In 1841, 14-year-old Manjiro joined four others on an overnight fishing trip. Caught by a severe storm, their small rowboat was shipwrecked on a rocky island. Five months later, they were rescued by the crew of a whaling ship from New Bedford. Manjiro, renamed John Mung, was befriended by the captain and eventually lived in his home in New Bedford, rapidly absorbing Western culture. But the plight of his impoverished family in Japan was never far from Manjiro's mind, although he knew that his country's strict isolationist policy meant a death sentence if he returned. Illustrated with Manjiro's own pencil drawings in addition to other archival material and original art from Tamaki, this is a captivating fictionalized (although notably faithful) retelling of the boy's adventures. Capturing his wonder, remarkable willingness to learn, the prejudice he encountered and the way he eventually influenced officials in Japan to open the country, this highly entertaining page-turner is the perfect companion to Shipwrecked! The True Adventures of a Japanese Boy, by Rhoda Blumberg (2001). (historical note, extensive glossary, bibliography.) (Historical fiction. 9-13)Read full book review >
THE PEACE BELL by Margi Preus
CHILDREN'S
Released: Oct. 1, 2008

A terribly earnest fictionalized version of an actual event. A girl named Katie is visiting her friend Yuko in Japan, and Yuko's grandmother tells them a story. As a child, she had loved the sound of the temple bell, rung 108 times at midnight on New Year's Eve. But during World War II, the bell was shipped away with many others to be used as scrap metal for the war effort. Even as the grandmother grew up, married and had a child, she always missed the deep, sweet sound of the bell. Years after the war, the bell, which American sailors had found and shipped to Minnesota, was returned to its home in Japan as a gesture of friendship. Takahashi's lovely acrylics are as sweet and precise as the text, which includes a few Japanese words. The author's note at the end, however, which recounts the real history, begs the question: With such an interesting story at the book's root, why not tell it instead of making something up? (Picture book. 5-8)Read full book review >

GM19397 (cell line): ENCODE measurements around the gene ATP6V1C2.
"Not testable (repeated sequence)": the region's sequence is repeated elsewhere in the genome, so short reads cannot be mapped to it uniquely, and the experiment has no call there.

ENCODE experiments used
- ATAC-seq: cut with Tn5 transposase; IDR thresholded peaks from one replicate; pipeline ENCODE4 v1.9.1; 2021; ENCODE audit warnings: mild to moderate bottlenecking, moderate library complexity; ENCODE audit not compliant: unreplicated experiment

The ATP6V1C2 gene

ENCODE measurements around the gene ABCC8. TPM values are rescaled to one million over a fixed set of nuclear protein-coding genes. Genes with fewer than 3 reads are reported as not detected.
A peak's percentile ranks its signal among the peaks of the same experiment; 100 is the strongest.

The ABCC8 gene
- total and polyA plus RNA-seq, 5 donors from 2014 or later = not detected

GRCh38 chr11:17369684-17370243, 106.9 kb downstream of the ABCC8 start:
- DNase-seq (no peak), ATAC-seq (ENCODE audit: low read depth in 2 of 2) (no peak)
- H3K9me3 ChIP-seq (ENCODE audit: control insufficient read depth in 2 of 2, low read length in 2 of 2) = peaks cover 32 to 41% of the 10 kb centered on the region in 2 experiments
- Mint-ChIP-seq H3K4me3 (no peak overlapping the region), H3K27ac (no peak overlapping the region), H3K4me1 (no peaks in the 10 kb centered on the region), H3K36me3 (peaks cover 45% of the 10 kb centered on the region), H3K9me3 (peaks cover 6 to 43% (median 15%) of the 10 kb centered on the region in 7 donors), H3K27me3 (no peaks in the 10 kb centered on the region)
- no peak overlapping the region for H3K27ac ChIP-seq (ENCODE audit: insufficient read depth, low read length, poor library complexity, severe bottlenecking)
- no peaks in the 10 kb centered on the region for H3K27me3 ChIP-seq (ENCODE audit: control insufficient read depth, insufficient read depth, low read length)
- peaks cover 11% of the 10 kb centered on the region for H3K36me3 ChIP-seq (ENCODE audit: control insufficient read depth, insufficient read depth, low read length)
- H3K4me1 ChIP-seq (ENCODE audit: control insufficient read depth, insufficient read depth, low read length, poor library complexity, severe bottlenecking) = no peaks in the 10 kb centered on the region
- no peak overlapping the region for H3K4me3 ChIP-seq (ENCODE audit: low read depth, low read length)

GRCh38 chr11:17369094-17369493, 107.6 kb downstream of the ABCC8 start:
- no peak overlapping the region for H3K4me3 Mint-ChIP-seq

Released: March 1, 1999

Lunge-Larsen and Preus debut with this story of a flower that blooms for the first time to commemorate the uncommon courage of a girl who saves her people from illness. The girl, an Ojibwe of the northern woodlands, knows she must journey to the next village to get the healing herb, mash-ki- ki, for her people, who have all fallen ill. After lining her moccasins with rabbit fur, she braves a raging snowstorm and crosses a dark frozen lake to reach the village. Then, rather than wait for morning, she sets out for home while the villagers sleep. When she loses her moccasins in the deep snow, her bare feet are cut by icy shards, and bleed with every step until she reaches her home. The next spring beautiful lady slippers bloom from the place where her moccasins were lost, and from every spot her injured feet touched. Drawing on Ojibwe sources, the authors of this fluid retelling have peppered the tale with native words and have used traditional elements, e.g., giving voice to the forces of nature. The accompanying watercolors, with flowing lines, jewel tones, and decorative motifs, give stately credence to the story's iconic aspects. (Picture book/folklore. 4-8) Read full book review >